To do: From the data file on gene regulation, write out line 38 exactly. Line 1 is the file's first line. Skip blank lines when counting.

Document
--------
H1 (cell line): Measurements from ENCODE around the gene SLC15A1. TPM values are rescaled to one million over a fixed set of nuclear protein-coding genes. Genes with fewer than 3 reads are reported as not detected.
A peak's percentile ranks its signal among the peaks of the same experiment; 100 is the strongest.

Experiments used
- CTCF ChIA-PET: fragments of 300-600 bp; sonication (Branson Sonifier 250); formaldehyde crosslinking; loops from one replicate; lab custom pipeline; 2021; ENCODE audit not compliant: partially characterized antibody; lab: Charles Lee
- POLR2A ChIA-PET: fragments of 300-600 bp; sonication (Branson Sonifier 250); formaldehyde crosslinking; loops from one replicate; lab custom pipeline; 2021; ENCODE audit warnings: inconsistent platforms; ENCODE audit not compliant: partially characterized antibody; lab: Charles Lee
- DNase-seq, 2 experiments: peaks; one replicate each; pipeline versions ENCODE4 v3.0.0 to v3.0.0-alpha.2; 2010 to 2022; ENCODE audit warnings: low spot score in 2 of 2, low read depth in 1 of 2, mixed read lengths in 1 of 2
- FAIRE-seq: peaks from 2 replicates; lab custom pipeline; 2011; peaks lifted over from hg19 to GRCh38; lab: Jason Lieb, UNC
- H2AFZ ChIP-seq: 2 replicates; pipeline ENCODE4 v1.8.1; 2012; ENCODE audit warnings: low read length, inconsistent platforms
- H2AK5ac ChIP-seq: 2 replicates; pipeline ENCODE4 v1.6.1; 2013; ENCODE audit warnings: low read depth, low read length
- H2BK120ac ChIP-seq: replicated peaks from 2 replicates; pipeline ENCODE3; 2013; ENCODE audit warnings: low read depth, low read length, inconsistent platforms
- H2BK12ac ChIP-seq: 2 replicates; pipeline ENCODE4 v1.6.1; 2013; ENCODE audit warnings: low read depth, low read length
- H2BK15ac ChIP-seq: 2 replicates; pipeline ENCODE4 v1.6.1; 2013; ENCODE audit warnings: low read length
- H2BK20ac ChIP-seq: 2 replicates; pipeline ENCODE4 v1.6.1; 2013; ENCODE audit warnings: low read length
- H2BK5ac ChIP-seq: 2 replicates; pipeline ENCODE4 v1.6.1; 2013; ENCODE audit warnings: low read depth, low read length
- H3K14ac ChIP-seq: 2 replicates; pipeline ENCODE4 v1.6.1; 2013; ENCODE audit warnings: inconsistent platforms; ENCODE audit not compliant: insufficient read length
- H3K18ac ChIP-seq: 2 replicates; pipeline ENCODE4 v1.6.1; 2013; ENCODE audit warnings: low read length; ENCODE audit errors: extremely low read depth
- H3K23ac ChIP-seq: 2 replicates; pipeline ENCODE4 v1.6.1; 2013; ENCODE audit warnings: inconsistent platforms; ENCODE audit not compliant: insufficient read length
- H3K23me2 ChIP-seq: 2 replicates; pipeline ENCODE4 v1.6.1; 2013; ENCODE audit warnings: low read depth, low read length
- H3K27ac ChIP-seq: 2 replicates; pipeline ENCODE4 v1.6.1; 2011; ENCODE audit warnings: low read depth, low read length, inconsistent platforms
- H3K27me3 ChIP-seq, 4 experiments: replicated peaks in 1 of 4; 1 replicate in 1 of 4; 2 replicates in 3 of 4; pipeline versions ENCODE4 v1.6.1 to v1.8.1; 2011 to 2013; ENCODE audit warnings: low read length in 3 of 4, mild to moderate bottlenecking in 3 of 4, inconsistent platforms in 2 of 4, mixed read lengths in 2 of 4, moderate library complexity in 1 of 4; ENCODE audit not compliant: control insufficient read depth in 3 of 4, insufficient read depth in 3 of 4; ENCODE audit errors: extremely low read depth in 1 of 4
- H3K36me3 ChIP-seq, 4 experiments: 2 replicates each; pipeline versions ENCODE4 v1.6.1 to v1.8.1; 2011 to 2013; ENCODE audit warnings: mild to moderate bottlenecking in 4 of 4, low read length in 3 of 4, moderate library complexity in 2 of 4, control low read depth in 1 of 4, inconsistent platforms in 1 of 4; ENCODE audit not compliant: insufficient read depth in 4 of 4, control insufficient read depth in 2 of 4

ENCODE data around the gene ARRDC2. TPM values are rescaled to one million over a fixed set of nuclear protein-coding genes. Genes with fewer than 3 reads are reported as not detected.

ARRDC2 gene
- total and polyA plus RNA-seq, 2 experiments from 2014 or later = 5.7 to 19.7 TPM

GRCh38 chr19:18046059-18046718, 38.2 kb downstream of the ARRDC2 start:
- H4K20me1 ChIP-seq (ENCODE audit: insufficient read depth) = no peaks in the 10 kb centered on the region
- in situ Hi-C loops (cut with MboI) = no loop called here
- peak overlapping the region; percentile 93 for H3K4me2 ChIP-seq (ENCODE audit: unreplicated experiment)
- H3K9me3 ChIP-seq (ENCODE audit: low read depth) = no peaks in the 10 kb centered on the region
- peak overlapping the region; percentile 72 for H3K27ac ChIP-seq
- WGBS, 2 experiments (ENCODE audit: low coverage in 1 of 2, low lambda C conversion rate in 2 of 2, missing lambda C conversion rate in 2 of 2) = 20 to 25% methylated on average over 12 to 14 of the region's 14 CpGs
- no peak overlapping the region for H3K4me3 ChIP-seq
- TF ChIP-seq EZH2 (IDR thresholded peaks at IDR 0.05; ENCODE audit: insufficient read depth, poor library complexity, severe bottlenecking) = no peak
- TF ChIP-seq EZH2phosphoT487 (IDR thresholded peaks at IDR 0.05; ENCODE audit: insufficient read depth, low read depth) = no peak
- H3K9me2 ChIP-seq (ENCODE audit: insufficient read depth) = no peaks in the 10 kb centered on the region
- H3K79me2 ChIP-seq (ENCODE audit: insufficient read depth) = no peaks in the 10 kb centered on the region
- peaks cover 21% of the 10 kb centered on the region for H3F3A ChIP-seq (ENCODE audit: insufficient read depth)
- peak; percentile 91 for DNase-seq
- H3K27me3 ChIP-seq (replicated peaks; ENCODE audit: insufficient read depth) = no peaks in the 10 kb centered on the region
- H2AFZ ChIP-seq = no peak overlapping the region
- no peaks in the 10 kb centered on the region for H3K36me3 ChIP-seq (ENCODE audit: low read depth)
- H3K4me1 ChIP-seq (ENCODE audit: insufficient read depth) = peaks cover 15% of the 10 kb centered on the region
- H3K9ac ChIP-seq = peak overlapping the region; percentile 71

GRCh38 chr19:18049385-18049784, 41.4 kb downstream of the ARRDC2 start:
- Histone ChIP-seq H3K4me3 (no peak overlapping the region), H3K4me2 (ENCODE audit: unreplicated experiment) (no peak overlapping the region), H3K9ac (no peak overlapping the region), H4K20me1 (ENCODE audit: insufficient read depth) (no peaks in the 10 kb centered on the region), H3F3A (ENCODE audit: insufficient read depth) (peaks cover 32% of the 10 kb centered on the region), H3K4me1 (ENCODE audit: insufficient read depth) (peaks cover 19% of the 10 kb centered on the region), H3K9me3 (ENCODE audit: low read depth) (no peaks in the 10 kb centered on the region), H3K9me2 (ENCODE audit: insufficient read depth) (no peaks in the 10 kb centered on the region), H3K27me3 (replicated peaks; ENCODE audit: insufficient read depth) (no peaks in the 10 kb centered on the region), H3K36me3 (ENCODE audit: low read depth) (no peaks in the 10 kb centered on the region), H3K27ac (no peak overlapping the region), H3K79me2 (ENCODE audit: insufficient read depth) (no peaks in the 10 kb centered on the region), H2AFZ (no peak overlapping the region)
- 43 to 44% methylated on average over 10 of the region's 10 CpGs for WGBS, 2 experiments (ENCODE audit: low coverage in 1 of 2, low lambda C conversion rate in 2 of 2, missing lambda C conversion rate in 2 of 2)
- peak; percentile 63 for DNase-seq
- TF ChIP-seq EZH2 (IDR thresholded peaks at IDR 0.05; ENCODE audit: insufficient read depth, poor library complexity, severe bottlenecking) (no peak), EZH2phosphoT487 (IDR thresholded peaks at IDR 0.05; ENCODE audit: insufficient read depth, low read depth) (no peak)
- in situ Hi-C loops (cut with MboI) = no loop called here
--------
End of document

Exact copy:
- peak; percentile 91 for DNase-seq